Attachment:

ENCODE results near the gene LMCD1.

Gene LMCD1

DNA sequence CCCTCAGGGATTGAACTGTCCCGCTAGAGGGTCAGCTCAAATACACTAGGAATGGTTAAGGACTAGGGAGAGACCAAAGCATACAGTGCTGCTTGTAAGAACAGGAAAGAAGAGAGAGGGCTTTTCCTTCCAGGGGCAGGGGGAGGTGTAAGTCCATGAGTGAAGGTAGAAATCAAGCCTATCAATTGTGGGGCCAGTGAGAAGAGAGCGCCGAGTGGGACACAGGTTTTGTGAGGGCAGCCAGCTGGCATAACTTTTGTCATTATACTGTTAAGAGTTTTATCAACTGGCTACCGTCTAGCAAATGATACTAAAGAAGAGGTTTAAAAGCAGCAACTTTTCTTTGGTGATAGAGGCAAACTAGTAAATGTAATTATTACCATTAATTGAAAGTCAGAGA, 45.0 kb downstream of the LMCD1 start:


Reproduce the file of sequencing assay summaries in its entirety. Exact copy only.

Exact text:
ENCODE results near the gene LMCD1.

Gene LMCD1

DNA sequence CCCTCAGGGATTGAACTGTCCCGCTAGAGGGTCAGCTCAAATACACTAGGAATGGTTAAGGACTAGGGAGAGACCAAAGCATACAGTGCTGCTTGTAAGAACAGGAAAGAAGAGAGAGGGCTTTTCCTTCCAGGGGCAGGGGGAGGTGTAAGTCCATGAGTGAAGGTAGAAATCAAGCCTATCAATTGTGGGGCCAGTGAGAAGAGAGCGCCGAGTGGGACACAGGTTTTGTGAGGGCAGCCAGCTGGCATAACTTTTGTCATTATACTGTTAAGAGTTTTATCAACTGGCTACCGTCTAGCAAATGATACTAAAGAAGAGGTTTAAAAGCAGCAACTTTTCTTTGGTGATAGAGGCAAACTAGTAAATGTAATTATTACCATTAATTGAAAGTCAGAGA, 45.0 kb downstream of the LMCD1 start: